Sakuda stresses the importance of focusing not only on upgrading systems, but on a strategy for integrating them. “In the case of any important issue, like homelessness, so many of the services come from multiple departments, like the Department of Health, the Department of Human Resources or the Department of Education,” she says. “I’m sure the departments want to share information, but they’re not capable of doing that because the systems just don’t allow that to happen in an efficient way.
“You only get data if you invest in the infrastructure, and you nurture that process. Data doesn’t pop out miraculously.”
Government’s tendency to be reactive with technology, waiting until systems are so old they have to be upgraded or risk no longer being supported, has implications on how well government operates, says state Sen. Glenn Wakai.
“Government is really good at collecting data, whether it’s your taxes, or whether it’s your health information. We’re not good at trying to figure out how those two can actually work for us to launch into some new public policy or measure our progress,” he says.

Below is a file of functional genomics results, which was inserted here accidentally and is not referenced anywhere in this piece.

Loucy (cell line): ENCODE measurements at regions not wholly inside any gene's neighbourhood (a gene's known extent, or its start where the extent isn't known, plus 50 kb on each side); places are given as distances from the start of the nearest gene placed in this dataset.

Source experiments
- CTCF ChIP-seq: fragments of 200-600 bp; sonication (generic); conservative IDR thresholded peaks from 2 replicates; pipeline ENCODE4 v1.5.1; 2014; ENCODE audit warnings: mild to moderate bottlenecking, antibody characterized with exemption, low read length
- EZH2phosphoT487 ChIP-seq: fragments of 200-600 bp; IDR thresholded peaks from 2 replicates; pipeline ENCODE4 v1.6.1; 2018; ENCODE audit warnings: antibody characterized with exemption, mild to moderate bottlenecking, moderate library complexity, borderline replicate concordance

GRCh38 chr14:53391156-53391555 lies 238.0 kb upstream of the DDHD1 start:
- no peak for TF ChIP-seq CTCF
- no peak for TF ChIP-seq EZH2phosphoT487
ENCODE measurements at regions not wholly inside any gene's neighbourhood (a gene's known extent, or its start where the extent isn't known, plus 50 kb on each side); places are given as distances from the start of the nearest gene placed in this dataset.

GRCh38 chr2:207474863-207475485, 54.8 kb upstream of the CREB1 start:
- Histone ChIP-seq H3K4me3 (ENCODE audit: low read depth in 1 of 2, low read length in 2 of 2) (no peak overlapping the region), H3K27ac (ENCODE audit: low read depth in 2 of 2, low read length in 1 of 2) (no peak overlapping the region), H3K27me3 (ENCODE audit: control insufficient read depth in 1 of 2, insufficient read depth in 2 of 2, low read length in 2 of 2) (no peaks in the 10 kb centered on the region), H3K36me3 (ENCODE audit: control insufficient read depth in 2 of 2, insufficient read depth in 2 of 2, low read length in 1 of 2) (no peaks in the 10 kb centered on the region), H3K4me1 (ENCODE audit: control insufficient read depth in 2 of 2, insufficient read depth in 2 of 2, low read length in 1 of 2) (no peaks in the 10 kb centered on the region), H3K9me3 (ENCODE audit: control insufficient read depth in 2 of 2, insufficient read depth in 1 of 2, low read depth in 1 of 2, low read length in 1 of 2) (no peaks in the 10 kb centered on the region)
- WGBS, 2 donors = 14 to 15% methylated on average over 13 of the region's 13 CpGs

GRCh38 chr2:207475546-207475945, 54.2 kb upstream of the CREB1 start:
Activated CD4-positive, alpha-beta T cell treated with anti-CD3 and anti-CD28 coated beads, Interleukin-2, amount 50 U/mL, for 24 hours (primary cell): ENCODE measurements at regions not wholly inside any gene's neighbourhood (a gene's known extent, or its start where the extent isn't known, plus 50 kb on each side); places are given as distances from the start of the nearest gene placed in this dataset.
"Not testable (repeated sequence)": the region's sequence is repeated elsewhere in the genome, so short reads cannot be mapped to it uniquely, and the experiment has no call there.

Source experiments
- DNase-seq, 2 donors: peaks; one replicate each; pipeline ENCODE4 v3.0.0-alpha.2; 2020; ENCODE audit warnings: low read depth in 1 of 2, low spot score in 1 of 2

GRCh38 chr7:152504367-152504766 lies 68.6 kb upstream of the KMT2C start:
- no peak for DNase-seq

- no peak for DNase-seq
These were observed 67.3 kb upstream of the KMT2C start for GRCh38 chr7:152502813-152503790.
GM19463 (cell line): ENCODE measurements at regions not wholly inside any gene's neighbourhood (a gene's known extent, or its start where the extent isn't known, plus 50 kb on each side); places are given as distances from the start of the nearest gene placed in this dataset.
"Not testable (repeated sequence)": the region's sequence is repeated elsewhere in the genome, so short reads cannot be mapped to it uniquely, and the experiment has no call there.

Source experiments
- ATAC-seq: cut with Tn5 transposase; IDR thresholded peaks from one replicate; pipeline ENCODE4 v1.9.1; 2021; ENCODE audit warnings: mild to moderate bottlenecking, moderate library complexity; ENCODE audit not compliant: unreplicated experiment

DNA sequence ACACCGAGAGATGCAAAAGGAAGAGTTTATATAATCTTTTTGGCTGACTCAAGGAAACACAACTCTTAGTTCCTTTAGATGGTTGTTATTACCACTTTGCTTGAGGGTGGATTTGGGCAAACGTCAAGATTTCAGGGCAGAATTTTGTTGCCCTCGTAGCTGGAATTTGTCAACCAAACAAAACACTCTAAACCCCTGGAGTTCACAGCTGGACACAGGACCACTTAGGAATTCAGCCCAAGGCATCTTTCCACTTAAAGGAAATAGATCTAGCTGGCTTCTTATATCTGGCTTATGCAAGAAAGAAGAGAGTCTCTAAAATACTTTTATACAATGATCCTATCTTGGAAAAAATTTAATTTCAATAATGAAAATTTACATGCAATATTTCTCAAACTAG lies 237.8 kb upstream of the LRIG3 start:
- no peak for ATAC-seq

“And that’s because government functions in silos. Many of these various agencies and departments have no idea what their sister agencies are doing. In order to get past that secondary struggle, we need to be able to just cross-pollinate and share data from one agency to another.”
2. Insource innovation
When City and County of Honolulu CIO Mark Wong took on his role, he found hundreds of software systems that didn’t talk to each other, requiring hundreds of thousands of dollars of support from consultants. Instead of paying outsiders to upgrade the system, he decided to save money and give that challenge to his own team, whose time was freed up now that they didn’t have to manage all of the external vendors anymore.
“Government is big enough that they should be solving their own IT challenges. If you think that an enterprise shouldn’t be in the business of developing their own software to gain a competitive edge, or be more efficient, just take a look at Google and Amazon. They have built their entire businesses around the software that they’ve developed to run their own business,” says Wong.
The Lokahi system, built entirely from the ground up by Wong’s team, merges multiple forms of data from various city departments into a single dashboard, allowing employees a more efficient way to see across information that had once been siloed.